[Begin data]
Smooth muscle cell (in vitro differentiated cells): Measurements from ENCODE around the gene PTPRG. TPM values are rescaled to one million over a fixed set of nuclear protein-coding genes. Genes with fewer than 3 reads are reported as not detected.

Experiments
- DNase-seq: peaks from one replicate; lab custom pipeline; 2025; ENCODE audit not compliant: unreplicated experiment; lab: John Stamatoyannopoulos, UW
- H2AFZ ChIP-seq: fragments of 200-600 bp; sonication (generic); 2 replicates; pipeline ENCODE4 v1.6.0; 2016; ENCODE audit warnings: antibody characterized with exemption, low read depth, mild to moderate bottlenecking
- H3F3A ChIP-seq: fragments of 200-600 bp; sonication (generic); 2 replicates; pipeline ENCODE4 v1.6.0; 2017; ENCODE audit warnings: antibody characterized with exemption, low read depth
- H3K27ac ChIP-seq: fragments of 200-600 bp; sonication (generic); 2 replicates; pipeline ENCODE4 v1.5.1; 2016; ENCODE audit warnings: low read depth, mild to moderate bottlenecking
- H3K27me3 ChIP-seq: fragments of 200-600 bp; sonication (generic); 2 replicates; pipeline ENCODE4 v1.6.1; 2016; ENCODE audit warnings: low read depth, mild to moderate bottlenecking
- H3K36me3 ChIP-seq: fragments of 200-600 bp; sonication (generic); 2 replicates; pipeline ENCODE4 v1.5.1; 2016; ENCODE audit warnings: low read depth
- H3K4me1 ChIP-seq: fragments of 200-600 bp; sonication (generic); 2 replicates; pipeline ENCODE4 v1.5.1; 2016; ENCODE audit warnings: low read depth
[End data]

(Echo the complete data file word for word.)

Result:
Smooth muscle cell (in vitro differentiated cells): Measurements from ENCODE around the gene PTPRG. TPM values are rescaled to one million over a fixed set of nuclear protein-coding genes. Genes with fewer than 3 reads are reported as not detected.

Experiments
- DNase-seq: peaks from one replicate; lab custom pipeline; 2025; ENCODE audit not compliant: unreplicated experiment; lab: John Stamatoyannopoulos, UW
- H2AFZ ChIP-seq: fragments of 200-600 bp; sonication (generic); 2 replicates; pipeline ENCODE4 v1.6.0; 2016; ENCODE audit warnings: antibody characterized with exemption, low read depth, mild to moderate bottlenecking
- H3F3A ChIP-seq: fragments of 200-600 bp; sonication (generic); 2 replicates; pipeline ENCODE4 v1.6.0; 2017; ENCODE audit warnings: antibody characterized with exemption, low read depth
- H3K27ac ChIP-seq: fragments of 200-600 bp; sonication (generic); 2 replicates; pipeline ENCODE4 v1.5.1; 2016; ENCODE audit warnings: low read depth, mild to moderate bottlenecking
- H3K27me3 ChIP-seq: fragments of 200-600 bp; sonication (generic); 2 replicates; pipeline ENCODE4 v1.6.1; 2016; ENCODE audit warnings: low read depth, mild to moderate bottlenecking
- H3K36me3 ChIP-seq: fragments of 200-600 bp; sonication (generic); 2 replicates; pipeline ENCODE4 v1.5.1; 2016; ENCODE audit warnings: low read depth
- H3K4me1 ChIP-seq: fragments of 200-600 bp; sonication (generic); 2 replicates; pipeline ENCODE4 v1.5.1; 2016; ENCODE audit warnings: low read depth